Dermal teratology studies conducted in rats and rabbits at doses of 0.6 to 6 mg adapalene/kg/day [25 to 59 times (mg/m2) the MRHD] exhibited no fetotoxicity and only minimal increases in supernumerary ribs in both species and delayed ossification in rabbits.

Nursing Mothers

It is not known whether adapalene or benzoyl peroxide is excreted in human milk following use of adapalene and benzoyl peroxide. Because many drugs are excreted in human milk, caution should be exercised when adapalene and benzoyl peroxide is administered to a nursing woman.

Pediatric Use

Safety and effectiveness of adapalene and benzoyl peroxide in pediatric patients under the age of 9 have not been established.

Geriatric Use

Clinical studies of adapalene and benzoyl peroxide did not include sufficient numbers of subjects aged 65 and over to determine whether they respond differently from younger subjects.

Adapalene and Benzoyl Peroxide Gel Description

Adapalene and benzoyl peroxide, 0.1%/2.5% is a 1.2g swab for topical use containing adapalene USP, 0.1% and benzoyl peroxide USP, 2.5%.

Adapalene USP, a synthetic retinoid, is a naphthoic acid derivative with retinoid-like properties. The chemical name for adapalene, USP is (6-[3-(1-adamantyl)-4-methoxyphenyl]-2- naphthoic acid). It has the following structural formula:

Adapalene, USP:

Molecular formula: C​28H28O3 Molecular weight: 412.5

Benzoyl Peroxide, USP is a highly lipophilic oxidizing agent that localizes in both bacterial and keratinocyte cell membranes.
The chemical name for benzoyl peroxide, USP is dibenzoyl peroxide. It has the following structural formula:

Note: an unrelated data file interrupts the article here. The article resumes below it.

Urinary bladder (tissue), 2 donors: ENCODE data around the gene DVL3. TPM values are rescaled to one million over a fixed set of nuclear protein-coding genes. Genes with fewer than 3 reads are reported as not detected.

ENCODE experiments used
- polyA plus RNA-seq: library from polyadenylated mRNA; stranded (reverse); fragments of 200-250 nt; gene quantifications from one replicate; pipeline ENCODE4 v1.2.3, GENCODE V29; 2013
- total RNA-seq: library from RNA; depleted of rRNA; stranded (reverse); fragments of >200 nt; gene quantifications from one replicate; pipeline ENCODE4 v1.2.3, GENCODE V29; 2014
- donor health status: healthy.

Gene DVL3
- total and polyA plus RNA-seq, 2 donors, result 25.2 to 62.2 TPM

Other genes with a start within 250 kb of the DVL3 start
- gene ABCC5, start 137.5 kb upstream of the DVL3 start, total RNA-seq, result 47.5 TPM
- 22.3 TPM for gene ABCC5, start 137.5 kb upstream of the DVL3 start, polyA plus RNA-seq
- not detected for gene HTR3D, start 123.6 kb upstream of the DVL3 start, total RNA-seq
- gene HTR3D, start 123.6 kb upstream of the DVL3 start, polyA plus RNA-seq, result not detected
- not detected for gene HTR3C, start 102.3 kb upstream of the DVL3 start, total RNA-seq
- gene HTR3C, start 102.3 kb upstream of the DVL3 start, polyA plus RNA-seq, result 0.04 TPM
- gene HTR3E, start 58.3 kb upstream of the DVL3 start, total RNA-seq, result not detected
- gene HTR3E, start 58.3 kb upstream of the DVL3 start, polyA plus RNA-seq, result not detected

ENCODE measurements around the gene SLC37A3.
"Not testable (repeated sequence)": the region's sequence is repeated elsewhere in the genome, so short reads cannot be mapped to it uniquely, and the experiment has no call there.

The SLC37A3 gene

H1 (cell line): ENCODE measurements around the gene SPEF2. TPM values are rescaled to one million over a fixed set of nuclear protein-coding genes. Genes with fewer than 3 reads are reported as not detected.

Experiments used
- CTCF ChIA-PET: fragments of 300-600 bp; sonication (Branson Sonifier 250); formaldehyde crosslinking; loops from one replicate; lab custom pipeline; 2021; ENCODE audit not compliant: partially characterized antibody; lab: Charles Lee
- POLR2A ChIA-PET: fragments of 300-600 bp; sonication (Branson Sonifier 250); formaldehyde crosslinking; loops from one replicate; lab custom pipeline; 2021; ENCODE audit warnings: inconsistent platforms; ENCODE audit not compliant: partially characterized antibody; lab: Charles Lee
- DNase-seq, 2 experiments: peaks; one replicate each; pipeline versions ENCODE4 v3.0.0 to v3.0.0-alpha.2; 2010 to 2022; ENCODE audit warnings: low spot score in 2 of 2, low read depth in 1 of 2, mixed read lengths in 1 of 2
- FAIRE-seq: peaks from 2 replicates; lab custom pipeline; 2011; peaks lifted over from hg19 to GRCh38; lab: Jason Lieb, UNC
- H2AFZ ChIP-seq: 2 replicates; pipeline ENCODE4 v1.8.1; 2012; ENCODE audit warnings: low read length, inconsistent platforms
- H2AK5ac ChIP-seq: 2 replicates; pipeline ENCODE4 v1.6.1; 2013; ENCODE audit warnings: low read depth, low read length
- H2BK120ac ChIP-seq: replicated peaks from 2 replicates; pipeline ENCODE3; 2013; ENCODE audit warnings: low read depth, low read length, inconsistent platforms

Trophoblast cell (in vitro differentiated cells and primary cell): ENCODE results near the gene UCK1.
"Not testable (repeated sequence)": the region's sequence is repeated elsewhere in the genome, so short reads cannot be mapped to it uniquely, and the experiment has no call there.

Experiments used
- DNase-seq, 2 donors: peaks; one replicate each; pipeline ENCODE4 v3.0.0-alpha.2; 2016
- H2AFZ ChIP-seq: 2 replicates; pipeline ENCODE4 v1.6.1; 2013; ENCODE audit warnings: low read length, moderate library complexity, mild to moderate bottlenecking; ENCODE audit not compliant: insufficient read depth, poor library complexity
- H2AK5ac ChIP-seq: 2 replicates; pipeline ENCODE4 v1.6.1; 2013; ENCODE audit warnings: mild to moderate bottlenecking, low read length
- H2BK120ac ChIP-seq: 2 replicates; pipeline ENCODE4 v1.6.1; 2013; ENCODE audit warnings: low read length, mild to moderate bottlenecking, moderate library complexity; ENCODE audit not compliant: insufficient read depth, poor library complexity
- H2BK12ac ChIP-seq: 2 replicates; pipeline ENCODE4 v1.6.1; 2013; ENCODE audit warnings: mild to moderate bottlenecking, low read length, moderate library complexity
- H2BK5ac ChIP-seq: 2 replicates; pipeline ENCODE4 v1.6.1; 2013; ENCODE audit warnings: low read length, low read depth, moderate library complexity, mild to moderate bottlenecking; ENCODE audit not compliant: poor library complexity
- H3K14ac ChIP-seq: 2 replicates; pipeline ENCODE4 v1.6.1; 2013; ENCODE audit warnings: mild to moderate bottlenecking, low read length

Benzoyl Peroxide, USP:

Molecular formula: C14H10O4 Molecular weight: 242.23

Inactive ingredients: carbomer 980, docusate sodium, edetate disodium, glycerin, poloxamer 182, polysorbate 80, propylene glycol, purified water, sorbitan monooleate and xanthan gum.

Adapalene and Benzoyl Peroxide Gel - Clinical Pharmacology

Mechanism of Action

Adapalene

Adapalene binds to specific retinoic acid nuclear receptors but does not bind to cytosolic receptor protein. Biochemical and pharmacological profile studies have demonstrated that adapalene is a modulator of cellular differentiation, keratinization and inflammatory processes. However, the significance of these findings with regard to the mechanism of action of adapalene for the treatment of acne is unknown.

Benzoyl peroxide

Benzoyl peroxide is an oxidizing agent with bactericidal and keratolytic effects

Pharmacodynamics

Pharmacodynamics of adapalene and benzoyl peroxide is unknown.

Pharmacokinetics

A pharmacokinetic study was conducted in 10 adult subjects with acne vulgaris who were treated once daily for 30 days with 2 grams/day of adapalene and benzoyl peroxide applied to 1000 cm2 of acne involved skin, (face, chest, and upper back). Two subjects (20%) had quantifiable adapalene plasma concentrations above the limit of quantification (LOQ = 0.1ng/mL). The highest adapalene Cmax and AUC0-24h was 0.21 ng/mL and 1.99 ng•h/mL, respectively. Excretion of adapalene appears to be primarily by the biliary route. Pharmacokinetics of adapalene and benzoyl peroxide in pediatric subjects have not been evaluated.